Another thing to keep in mind is that, both due to anatomy and other factors, intercourse alone is actually not likely to bring someone with a vagina to orgasm. While the vagina has lots of sensory nerve endings right around the entrance, it doesn’t have very many at all further in, and the external clitoris has may more than either of those places -- which often isn't well-stimulated by intercourse alone -- so it's not surprising that about 80% of women won't reach orgasm from intercourse alone or do so more than really. And again, that's whether it goes on for a few minutes or 20 minutes. So, while, yes, some women enjoy intercourse very much, it is not likely the only thing that ever gets them off, and certainly not the only thing that creates pleasure. And for most women, your concerns about not pleasing them just because of this are displaced. Pleasing a partner is much more likely to be about other things -- like how creative, responsive and communicative you are, and how much you don't just focus on intercourse, really.
It's also sound to remember that when it comes to big concerns about length of time to ejaculation or penis size, those are largely male concerns men have about themselves they project unto women (when they do), rather than concerns most women have. As well, any sexual partner you have is much more likely to feel disappointed by you being stressed out or bummed out than they are by when you ejaculate. And the great news about that is that changing our attitudes and ideas is something we have way more ability to do than changing how our bodies work.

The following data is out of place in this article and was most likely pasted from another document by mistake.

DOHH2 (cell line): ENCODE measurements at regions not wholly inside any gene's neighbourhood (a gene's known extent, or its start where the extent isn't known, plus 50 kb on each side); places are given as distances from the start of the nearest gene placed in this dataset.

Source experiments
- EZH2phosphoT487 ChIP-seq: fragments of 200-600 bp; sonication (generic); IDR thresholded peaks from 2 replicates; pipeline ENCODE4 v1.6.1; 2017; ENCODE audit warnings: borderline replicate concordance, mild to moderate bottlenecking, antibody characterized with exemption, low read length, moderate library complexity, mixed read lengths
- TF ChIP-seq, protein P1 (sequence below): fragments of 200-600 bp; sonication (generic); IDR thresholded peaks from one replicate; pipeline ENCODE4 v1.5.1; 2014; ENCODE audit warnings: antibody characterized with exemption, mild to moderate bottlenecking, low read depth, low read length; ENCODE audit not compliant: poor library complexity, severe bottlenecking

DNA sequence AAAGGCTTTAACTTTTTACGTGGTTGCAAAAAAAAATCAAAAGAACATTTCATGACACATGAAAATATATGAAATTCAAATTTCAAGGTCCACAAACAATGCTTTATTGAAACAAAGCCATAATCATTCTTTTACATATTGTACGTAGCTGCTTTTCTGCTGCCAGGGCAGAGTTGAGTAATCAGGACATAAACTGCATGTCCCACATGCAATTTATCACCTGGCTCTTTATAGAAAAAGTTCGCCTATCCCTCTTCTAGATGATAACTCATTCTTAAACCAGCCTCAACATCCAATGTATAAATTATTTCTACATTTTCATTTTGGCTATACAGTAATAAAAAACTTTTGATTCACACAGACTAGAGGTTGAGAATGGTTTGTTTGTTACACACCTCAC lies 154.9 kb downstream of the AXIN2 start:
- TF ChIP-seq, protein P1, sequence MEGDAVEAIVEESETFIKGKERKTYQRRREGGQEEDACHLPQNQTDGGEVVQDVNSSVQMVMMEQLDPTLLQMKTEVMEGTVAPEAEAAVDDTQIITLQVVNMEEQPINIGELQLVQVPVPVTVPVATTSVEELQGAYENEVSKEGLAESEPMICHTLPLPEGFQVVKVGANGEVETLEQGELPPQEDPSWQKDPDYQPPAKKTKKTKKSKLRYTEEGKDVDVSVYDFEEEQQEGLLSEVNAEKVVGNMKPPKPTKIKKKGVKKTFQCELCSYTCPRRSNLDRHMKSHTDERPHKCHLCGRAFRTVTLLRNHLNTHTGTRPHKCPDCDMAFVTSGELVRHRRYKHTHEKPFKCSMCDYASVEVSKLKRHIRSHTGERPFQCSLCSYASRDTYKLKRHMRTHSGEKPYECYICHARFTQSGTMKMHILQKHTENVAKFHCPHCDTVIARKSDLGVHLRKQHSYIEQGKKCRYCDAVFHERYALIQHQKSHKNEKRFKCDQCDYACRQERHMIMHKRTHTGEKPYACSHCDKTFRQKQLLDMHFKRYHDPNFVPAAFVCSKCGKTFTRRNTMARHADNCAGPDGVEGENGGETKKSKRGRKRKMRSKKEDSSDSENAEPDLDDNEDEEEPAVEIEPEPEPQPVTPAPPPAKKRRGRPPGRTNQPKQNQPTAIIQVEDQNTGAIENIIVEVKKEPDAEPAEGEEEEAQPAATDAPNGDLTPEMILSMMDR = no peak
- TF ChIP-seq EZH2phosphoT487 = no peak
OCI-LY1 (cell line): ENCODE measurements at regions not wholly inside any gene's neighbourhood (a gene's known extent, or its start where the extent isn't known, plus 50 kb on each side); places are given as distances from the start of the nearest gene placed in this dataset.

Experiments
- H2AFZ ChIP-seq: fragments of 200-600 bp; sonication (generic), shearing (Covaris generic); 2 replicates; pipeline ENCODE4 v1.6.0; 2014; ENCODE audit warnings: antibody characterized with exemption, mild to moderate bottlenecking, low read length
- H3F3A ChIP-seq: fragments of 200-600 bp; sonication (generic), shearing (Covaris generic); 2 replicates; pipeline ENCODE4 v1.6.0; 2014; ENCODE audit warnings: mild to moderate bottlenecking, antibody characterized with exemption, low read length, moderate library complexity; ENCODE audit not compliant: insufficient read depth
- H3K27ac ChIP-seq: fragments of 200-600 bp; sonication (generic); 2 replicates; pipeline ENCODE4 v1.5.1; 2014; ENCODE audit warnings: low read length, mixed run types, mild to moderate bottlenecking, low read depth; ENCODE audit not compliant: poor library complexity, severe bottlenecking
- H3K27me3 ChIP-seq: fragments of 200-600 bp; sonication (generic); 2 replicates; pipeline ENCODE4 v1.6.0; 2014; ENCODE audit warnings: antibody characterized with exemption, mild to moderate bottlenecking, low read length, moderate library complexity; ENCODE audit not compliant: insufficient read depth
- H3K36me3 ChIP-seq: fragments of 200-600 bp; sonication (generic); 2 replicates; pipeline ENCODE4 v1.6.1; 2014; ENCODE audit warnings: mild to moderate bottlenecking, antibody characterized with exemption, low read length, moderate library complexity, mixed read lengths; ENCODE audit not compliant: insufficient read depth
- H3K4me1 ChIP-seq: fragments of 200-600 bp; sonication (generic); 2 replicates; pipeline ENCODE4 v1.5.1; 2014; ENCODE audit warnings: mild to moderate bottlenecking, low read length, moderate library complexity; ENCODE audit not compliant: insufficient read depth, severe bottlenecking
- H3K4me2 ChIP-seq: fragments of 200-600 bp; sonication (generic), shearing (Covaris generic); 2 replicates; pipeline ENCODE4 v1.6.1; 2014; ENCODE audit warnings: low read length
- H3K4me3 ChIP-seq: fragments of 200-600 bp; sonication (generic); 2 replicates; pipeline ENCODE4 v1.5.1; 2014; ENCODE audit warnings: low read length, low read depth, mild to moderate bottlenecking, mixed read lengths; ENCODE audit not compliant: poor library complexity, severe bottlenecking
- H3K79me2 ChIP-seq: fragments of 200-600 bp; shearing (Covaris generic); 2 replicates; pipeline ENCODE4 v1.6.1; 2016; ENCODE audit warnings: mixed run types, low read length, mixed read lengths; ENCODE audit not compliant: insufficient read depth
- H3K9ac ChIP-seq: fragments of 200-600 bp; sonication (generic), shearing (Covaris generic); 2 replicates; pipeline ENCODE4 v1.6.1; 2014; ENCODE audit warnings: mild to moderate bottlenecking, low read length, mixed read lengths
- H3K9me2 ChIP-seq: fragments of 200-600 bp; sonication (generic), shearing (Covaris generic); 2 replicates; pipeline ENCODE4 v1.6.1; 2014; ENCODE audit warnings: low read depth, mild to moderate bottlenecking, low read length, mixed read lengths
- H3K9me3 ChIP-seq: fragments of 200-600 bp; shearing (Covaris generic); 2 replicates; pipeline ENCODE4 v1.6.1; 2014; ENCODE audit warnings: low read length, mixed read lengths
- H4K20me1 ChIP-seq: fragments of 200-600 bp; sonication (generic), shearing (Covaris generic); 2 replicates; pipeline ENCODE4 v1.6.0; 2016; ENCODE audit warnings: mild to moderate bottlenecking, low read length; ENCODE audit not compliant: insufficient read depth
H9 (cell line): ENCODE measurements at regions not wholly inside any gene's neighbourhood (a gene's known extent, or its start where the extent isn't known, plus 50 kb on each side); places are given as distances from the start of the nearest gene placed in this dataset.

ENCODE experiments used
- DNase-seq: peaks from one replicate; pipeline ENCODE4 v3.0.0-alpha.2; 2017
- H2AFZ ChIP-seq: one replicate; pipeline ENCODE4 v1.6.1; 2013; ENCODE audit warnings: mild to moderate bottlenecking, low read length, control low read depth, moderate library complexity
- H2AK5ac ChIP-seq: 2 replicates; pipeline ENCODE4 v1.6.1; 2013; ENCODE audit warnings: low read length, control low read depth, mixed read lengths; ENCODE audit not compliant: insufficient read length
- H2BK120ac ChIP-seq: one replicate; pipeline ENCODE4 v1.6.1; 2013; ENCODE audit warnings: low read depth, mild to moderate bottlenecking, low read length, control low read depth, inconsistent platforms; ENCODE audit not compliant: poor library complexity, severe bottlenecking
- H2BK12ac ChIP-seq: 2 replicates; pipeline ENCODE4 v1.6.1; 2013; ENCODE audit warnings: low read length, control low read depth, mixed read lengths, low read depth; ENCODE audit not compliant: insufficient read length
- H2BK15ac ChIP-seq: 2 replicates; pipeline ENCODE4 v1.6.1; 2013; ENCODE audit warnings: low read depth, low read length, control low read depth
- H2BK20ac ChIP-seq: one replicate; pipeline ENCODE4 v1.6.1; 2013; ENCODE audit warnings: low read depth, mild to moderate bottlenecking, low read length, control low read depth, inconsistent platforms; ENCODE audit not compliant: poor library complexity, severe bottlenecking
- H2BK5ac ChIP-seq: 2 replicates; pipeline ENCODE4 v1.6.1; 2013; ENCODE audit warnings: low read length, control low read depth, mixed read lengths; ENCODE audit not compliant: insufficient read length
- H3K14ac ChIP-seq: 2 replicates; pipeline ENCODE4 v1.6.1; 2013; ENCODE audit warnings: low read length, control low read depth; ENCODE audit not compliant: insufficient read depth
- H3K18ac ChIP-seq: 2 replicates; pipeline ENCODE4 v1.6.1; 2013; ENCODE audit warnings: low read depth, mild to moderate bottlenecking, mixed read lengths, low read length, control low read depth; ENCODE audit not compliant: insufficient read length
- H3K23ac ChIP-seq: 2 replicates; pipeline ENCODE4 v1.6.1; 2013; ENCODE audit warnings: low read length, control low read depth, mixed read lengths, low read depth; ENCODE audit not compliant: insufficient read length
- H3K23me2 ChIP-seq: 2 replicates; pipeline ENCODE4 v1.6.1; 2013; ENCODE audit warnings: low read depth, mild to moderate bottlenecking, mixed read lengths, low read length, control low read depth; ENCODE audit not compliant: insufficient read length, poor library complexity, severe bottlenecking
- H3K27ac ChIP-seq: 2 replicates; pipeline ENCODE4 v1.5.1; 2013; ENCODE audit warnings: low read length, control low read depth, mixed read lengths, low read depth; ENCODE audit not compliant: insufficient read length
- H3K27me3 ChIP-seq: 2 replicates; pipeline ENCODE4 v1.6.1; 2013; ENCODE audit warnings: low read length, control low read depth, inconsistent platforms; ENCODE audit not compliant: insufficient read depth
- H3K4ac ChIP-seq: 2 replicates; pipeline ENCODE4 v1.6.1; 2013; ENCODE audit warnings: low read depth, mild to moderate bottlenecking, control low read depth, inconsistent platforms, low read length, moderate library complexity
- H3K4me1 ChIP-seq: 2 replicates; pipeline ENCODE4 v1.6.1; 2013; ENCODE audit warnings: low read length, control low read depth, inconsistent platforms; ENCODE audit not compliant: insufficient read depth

Hopefully, what I've told you here will allow you to relax some and not place so much pressure on yourself (or your partners!). Sex is not an exam, and you are not failing at it if you ejaculate "too early." Sex is about what brings pleasure to you and your partner throughout the whole experience, whatever that is at a given time – so, necessarily, it is completely individual and unique to your and your partner. And it's about a lot more than your penis or when you ejaculate.
And because sex is so highly individual, and different every time and with every new partner, there is really no use worrying about it in advance. What someone wants or doesn't want, what the unique chemistry is like between the two of you - those are things that you'll discover in time. So my advice to you is to take a deep breath, and to relax. Go into encounters with an open mind, and communicate with your partners. Don’t make any assumptions about what they want and need, and try not to psych yourself out so much with "performing" in a specific way. Sex is supposed to be fun, after all.